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What Is Cash Flow and How Can You Control It?

Cash flow can be a tricky concept to master, but learning how to manage it well (hint: HoneyBook can help!) ensures you have the cash on hand to keep operating in the long term.

Your cash flow plays a big part in your financial statements, day-to-day business operations, and overall business health. Beyond tracking the amount of money you receive and spend, understanding your cash flow can help you chart a course to growing and scaling your business.

After managing your expenses, you might notice that your business’ profit (revenue after costs) may be different than what’s in your bank account. Often times this is due to a positive or negative cash flow. With money moving in and out all the time, here’s how to better understand cash flow and control it.

Definition of cash flow 

By definition, cash flow is the status of the cash inflows and outflows at any point in time. For example, if you’re spending more money than you have on hand, you’ll have a negative cash flow.

Cash flow is a complicated concept because as business owners, there’s a lot of money we spend and make on a daily basis. One day you’ll have a positive cash flow, but you might pay a few bills the next day and your cash flow is in the red.

The three types of cash flow

There are three types of cash flow to understand: operational, investment, and financing.

Operating cash flow is the most important, and the one you’ll pay attention to the most as a small business owner. Your operating cash flow considers cash received and spent related to your primary activities. So, if you’re a business coach, your operating inflows would be from your client’s payments, while your operating outflows would likely be from advertising and marketing costs and technology to run your coaching business.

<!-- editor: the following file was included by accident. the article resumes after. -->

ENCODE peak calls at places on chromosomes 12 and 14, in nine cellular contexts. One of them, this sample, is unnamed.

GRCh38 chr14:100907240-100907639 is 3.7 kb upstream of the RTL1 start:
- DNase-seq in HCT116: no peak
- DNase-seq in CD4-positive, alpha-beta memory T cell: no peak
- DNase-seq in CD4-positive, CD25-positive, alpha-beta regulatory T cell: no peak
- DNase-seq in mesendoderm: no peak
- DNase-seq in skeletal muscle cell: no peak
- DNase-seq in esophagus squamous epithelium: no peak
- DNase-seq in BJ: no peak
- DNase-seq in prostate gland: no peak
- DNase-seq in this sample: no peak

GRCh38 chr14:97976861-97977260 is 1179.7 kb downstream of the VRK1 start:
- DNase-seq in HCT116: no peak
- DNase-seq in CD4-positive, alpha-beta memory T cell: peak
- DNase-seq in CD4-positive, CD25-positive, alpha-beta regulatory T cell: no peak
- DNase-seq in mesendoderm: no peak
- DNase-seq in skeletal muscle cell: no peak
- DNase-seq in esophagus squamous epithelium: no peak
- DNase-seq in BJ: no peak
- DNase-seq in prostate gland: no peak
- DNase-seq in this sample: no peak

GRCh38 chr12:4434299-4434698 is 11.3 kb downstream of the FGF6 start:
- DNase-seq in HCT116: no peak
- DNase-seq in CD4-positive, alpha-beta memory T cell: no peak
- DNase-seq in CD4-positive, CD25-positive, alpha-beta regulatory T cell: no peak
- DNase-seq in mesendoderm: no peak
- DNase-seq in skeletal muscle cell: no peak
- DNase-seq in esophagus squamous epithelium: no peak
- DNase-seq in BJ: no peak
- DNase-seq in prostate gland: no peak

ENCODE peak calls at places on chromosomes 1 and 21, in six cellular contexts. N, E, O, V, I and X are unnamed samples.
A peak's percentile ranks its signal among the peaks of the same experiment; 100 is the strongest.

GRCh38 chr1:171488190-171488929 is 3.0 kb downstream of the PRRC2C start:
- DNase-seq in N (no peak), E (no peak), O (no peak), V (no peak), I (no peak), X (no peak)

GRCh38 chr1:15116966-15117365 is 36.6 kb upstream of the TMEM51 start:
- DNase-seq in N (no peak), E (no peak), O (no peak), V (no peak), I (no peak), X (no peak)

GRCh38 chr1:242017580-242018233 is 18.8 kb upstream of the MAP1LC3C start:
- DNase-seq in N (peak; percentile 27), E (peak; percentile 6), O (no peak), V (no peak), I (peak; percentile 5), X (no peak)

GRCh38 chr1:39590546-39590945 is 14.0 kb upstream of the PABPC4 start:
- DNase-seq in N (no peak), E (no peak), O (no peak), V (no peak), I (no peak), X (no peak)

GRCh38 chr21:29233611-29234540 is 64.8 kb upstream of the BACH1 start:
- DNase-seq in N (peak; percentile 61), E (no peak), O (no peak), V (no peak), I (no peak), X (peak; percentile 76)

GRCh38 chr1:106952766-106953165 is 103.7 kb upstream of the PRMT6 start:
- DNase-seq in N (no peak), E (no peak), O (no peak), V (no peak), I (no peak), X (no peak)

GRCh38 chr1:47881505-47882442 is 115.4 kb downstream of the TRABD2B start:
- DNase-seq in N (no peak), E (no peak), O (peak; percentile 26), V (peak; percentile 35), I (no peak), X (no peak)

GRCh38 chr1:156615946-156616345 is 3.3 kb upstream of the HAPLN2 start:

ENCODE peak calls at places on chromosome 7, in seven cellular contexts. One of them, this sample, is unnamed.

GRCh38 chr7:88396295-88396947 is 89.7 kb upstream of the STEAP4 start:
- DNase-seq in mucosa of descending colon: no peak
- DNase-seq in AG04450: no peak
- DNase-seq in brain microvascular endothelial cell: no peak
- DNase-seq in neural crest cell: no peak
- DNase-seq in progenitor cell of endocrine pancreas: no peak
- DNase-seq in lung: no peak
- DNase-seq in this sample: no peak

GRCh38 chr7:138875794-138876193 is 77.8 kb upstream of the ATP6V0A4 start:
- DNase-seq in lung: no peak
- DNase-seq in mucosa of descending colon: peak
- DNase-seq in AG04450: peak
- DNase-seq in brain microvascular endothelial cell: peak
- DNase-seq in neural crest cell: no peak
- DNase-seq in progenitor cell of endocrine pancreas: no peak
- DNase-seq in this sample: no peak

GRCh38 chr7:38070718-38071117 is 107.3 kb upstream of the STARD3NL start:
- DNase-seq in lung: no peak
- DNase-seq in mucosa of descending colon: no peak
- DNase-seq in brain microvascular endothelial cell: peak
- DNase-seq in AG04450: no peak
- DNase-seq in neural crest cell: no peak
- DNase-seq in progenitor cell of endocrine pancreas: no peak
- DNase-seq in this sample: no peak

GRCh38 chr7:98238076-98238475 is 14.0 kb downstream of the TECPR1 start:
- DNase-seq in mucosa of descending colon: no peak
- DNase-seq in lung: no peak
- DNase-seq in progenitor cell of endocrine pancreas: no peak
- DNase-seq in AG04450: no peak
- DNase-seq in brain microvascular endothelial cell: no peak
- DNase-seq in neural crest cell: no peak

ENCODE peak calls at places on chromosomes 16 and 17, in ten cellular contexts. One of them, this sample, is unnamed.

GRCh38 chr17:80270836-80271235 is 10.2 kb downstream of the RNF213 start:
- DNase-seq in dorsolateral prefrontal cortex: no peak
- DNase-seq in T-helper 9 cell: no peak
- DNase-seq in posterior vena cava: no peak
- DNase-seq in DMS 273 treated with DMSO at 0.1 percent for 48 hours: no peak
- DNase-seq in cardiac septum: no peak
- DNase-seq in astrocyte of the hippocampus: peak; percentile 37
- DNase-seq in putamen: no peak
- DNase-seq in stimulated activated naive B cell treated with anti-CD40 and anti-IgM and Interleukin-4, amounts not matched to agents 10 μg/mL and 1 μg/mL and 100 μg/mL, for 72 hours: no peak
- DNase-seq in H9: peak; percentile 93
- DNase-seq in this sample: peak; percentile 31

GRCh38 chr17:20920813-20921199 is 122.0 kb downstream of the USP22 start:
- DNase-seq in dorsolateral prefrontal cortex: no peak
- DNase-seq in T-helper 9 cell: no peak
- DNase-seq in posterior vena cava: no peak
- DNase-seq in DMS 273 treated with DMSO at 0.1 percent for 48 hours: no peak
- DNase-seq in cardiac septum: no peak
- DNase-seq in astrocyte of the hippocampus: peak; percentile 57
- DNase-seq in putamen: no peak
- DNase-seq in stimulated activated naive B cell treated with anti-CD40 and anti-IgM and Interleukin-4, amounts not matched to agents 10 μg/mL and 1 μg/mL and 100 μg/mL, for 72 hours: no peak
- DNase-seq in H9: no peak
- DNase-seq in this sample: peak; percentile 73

Cash flow from investing is tied to any investment you’ve made or sold, such as if you’re paying off a loan (outflow), or just made money from selling your office space (inflow).

Lastly, cash flow from financing is the money you make and lose on activities related to funding your company. Repurchasing stock and getting paid through dividends are both examples of cash flow from financing.

What’s the difference between cash flow and profit & loss?

I know what you’re thinking – I’ve worked so hard to stay up to date in my bookkeeping so why doesn’t my profit and loss statement match what’s in my bank account? P&L is different from cash flow because the profit and loss statement accounts for revenue made over a period of time while cash flow accounts for a point in time. Think of your cash flow as a snapshot of your business as it stands today while your profit and loss statement is a time-lapse video.

Think of your cash flow as a snapshot of your business as it stands today while your profit and loss statement is a time-lapse video.

Typically, cashflow is converted into a cash flow statement. If you are using QuickBooks as an integration to HoneyBook, your QuickBooks software may automatically create a cash flow statement for you. Within your cash flow statement, you can identify your operating expenses and activities, investment activity, and cash flow from financing. When you work with an accountant, they’ll pull your cash flow statement along with a balance sheet and income statement to understand your business’s financial health.

Proxie app for understanding cash flow

A real-life example of cash flow

Let’s look at an example of a cash flow discrepancy for freelancers. Let’s say you’re a photographer and you’ve booked a $1,000 gig for the end of the month. You charge a $200 deposit at booking at the beginning of the month, but you have to spend $300 in the middle of the month for supplies. After the gig at the end of the month, you receive the remaining balance of $800. Although your net income may be positive $700 ($1,000 gig less $300 expenses) by the end of the gig, at one point you had a negative cash flow of $100 ($200 deposit less $300 for supplies).

Even with this easy example, we can see how a business could see a discrepancy in cash on hand vs. what is reported in your P&L statement. Although we can’t completely eradicate cash flow issues in business, we can definitely find ways to keep a positive cash flow when we can.